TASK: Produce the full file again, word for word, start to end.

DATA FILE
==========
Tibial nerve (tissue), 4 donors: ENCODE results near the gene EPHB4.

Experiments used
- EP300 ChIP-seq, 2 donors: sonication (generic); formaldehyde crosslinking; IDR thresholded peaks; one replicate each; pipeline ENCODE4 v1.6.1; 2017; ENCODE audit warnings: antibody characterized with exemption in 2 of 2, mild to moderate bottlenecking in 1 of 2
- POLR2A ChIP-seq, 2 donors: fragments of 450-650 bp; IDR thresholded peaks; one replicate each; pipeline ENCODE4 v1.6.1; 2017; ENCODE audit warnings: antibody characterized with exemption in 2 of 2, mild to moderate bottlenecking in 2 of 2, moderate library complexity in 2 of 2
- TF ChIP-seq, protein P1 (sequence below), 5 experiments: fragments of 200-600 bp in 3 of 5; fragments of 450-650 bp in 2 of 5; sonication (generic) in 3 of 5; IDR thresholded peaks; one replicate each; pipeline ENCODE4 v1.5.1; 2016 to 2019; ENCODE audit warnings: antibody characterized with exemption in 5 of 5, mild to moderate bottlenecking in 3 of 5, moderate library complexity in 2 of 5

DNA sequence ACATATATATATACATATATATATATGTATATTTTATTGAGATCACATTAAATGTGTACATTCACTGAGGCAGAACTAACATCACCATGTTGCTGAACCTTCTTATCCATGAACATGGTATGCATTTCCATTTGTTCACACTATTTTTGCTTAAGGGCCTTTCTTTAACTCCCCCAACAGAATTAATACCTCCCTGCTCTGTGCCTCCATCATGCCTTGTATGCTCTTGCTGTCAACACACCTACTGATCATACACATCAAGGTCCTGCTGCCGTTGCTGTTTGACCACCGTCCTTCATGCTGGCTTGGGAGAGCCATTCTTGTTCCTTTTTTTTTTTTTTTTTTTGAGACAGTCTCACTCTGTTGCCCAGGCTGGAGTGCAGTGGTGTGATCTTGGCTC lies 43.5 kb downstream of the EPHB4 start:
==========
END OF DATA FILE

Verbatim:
Tibial nerve (tissue), 4 donors: ENCODE results near the gene EPHB4.

Experiments used
- EP300 ChIP-seq, 2 donors: sonication (generic); formaldehyde crosslinking; IDR thresholded peaks; one replicate each; pipeline ENCODE4 v1.6.1; 2017; ENCODE audit warnings: antibody characterized with exemption in 2 of 2, mild to moderate bottlenecking in 1 of 2
- POLR2A ChIP-seq, 2 donors: fragments of 450-650 bp; IDR thresholded peaks; one replicate each; pipeline ENCODE4 v1.6.1; 2017; ENCODE audit warnings: antibody characterized with exemption in 2 of 2, mild to moderate bottlenecking in 2 of 2, moderate library complexity in 2 of 2
- TF ChIP-seq, protein P1 (sequence below), 5 experiments: fragments of 200-600 bp in 3 of 5; fragments of 450-650 bp in 2 of 5; sonication (generic) in 3 of 5; IDR thresholded peaks; one replicate each; pipeline ENCODE4 v1.5.1; 2016 to 2019; ENCODE audit warnings: antibody characterized with exemption in 5 of 5, mild to moderate bottlenecking in 3 of 5, moderate library complexity in 2 of 5

DNA sequence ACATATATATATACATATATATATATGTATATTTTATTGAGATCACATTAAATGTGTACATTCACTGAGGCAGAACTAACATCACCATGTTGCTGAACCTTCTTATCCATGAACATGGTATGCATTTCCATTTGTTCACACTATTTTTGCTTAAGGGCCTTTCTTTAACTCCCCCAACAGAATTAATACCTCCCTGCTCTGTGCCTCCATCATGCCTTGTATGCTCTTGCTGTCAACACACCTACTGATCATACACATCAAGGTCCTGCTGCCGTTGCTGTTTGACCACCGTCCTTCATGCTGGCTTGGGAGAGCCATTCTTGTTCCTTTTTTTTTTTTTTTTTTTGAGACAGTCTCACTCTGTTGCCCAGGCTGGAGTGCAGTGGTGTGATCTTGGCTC lies 43.5 kb downstream of the EPHB4 start: